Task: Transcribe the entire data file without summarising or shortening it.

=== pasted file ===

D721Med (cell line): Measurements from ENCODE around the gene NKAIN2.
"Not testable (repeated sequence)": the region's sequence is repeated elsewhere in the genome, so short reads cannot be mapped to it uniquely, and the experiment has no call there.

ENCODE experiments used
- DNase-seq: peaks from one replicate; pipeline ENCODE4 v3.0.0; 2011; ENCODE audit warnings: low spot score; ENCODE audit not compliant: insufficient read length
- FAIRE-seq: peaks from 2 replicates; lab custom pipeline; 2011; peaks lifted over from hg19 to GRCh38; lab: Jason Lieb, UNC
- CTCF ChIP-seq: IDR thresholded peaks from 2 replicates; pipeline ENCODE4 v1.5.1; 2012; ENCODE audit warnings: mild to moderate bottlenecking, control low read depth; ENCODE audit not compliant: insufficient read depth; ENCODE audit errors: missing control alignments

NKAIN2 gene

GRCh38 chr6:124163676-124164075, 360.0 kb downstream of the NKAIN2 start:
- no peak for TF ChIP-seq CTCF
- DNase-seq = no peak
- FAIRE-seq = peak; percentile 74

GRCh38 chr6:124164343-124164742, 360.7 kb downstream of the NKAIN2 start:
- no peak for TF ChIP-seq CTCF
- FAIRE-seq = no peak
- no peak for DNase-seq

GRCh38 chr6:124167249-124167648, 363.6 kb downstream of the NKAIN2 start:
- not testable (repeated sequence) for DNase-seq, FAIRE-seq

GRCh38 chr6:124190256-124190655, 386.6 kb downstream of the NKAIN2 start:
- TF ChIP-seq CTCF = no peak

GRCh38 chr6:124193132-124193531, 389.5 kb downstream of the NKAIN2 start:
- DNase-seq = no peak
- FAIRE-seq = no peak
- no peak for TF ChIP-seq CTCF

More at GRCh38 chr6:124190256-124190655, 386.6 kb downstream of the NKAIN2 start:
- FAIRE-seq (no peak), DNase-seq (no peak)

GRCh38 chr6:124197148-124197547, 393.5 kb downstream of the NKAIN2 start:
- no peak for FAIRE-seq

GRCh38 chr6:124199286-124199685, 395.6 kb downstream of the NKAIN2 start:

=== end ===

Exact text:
D721Med (cell line): Measurements from ENCODE around the gene NKAIN2.
"Not testable (repeated sequence)": the region's sequence is repeated elsewhere in the genome, so short reads cannot be mapped to it uniquely, and the experiment has no call there.

ENCODE experiments used
- DNase-seq: peaks from one replicate; pipeline ENCODE4 v3.0.0; 2011; ENCODE audit warnings: low spot score; ENCODE audit not compliant: insufficient read length
- FAIRE-seq: peaks from 2 replicates; lab custom pipeline; 2011; peaks lifted over from hg19 to GRCh38; lab: Jason Lieb, UNC
- CTCF ChIP-seq: IDR thresholded peaks from 2 replicates; pipeline ENCODE4 v1.5.1; 2012; ENCODE audit warnings: mild to moderate bottlenecking, control low read depth; ENCODE audit not compliant: insufficient read depth; ENCODE audit errors: missing control alignments

NKAIN2 gene

GRCh38 chr6:124163676-124164075, 360.0 kb downstream of the NKAIN2 start:
- no peak for TF ChIP-seq CTCF
- DNase-seq = no peak
- FAIRE-seq = peak; percentile 74

GRCh38 chr6:124164343-124164742, 360.7 kb downstream of the NKAIN2 start:
- no peak for TF ChIP-seq CTCF
- FAIRE-seq = no peak
- no peak for DNase-seq

GRCh38 chr6:124167249-124167648, 363.6 kb downstream of the NKAIN2 start:
- not testable (repeated sequence) for DNase-seq, FAIRE-seq

GRCh38 chr6:124190256-124190655, 386.6 kb downstream of the NKAIN2 start:
- TF ChIP-seq CTCF = no peak

GRCh38 chr6:124193132-124193531, 389.5 kb downstream of the NKAIN2 start:
- DNase-seq = no peak
- FAIRE-seq = no peak
- no peak for TF ChIP-seq CTCF

More at GRCh38 chr6:124190256-124190655, 386.6 kb downstream of the NKAIN2 start:
- FAIRE-seq (no peak), DNase-seq (no peak)

GRCh38 chr6:124197148-124197547, 393.5 kb downstream of the NKAIN2 start:
- no peak for FAIRE-seq

GRCh38 chr6:124199286-124199685, 395.6 kb downstream of the NKAIN2 start: